Casino cruise ship operator Genting Hong Kong Ltd said in a Sunday filing that its directors have given “careful consideration” to whether the firm would have “sufficient financial resources” to continue its business as a going concern.
The commentary was in Genting Hong Kong’s audited financial results for the year 2020, lodged with the Hong Kong Stock Exchange. During the year, the group recorded a net loss of nearly US$1.72 billion, and had net operating cash outflow of US$629.4 million.
As at December 31, Genting Hong Kong’s current liabilities exceeded its current assets by nearly US$3.3 billion. The firm was also in default in respect of borrowings in a principal amount of nearly US$3.4 billion in aggregate.
Genting Hong Kong – part of the Malaysia-based Genting group – controls the Dream Cruises, Crystal Cruises and Star Cruises brands. The firm is also an investor – via a joint-venture entity called Travellers International Hotel Group Inc, in the Resorts World Manila casino resort in the Philippines. Travellers International reported its first-quarter results last week, via its 50-percent shareholder, Philippine conglomerate Alliance Global Group Inc.
Genting Hong Kong stated in its audited first-half numbers, that operations had been affected by the Covid-19 pandemic, which resulted in cancellation of many sailings; and the temporary suspension of almost all of its cruise operations since February 2020, and of its German shipyard operations starting in March 2020 for about seven months.
The firm had resumed domestic cruises in Taiwan with its “Explorer Dream” vessel, in July 2020. That was followed by limited cruises via its “World Dream” vessel from Singapore, starting in November.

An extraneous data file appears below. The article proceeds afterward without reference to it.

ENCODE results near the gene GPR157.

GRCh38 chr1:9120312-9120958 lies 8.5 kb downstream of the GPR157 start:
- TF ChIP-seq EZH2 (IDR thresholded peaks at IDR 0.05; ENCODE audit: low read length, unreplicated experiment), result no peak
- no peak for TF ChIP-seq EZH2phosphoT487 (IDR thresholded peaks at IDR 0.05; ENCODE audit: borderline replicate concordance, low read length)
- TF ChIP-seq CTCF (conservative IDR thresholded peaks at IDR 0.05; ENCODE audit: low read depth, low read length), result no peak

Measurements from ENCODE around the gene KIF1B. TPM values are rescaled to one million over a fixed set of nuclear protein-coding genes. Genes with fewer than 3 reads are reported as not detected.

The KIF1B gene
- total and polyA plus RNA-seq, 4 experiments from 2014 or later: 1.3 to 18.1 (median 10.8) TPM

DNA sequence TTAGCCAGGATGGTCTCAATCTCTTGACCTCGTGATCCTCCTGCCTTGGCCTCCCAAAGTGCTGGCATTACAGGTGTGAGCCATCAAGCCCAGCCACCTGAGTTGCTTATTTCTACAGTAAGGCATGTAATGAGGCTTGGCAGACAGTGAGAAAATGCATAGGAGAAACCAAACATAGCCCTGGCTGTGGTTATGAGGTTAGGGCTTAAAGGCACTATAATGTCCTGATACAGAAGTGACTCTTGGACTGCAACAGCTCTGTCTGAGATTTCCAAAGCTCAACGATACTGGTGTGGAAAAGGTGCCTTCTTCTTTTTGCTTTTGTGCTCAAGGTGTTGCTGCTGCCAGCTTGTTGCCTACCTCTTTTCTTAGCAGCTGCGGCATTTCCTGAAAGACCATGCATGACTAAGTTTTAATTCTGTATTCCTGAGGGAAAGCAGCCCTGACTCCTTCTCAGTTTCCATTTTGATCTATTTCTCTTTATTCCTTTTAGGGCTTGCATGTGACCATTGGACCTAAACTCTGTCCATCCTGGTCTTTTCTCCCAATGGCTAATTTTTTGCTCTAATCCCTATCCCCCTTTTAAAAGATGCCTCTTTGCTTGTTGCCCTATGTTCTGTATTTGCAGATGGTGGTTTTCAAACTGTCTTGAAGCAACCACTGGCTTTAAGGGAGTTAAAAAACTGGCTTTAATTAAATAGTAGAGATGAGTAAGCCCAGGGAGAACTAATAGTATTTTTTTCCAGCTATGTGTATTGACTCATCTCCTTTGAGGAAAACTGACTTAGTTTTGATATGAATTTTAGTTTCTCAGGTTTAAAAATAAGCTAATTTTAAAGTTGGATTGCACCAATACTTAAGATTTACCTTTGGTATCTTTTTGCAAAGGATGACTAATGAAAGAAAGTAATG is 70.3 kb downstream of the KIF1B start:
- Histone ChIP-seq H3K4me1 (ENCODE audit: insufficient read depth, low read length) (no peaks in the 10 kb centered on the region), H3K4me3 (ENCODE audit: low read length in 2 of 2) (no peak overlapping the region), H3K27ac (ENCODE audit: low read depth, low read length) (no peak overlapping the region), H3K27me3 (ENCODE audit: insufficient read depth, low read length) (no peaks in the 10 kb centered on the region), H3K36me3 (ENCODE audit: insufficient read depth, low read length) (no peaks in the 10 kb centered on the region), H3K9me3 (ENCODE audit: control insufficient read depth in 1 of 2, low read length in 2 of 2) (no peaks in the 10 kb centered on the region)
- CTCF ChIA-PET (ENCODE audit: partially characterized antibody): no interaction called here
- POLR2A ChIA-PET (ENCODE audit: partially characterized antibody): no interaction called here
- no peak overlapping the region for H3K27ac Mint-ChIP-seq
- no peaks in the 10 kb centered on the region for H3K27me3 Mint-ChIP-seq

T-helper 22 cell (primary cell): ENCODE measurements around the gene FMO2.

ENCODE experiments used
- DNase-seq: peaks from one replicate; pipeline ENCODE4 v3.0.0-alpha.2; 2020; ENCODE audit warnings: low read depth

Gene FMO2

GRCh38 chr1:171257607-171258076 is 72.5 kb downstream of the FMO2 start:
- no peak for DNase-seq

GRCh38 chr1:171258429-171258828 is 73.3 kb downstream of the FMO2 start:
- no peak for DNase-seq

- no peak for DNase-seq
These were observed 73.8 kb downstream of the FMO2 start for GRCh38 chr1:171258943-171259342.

The firm’s shipyard operations resumed in October 2020, but with “limited utilisation” of facilities. The group was able to continue construction of cruise ships after receipt of a short-term bridging loan for about EUR193 million (US$235 million) obtained from the Economic Stabilisation Fund of the German federal government. But the firm noted that construction of other planned cruise ships were “either suspended or deferred”.
Noting the impact of Covid-19 on business conditions, Genting Hong Kong said in its Sunday filing that it saw “material uncertainties” that might cast “significant doubt about the group’s ability to continue as a going concern”.
“In view of such circumstances, the directors of the company have given careful consideration to the future liquidity and performance of the group and its available sources of financing in assessing whether the group will have sufficient financial resources to continue as a going concern,” Genting Hong Kong wrote in the filing.
The firm noted it had taken several measures to improve its financial position. They included: allotment of new shares in a subsidiary, Dream Cruises Holding Ltd; amending and restating its financial indebtedness and a recapitalisation; raising additional liquidity through debt or equity sources; asking some lenders for debt holidays; and “monetising non-core assets“.
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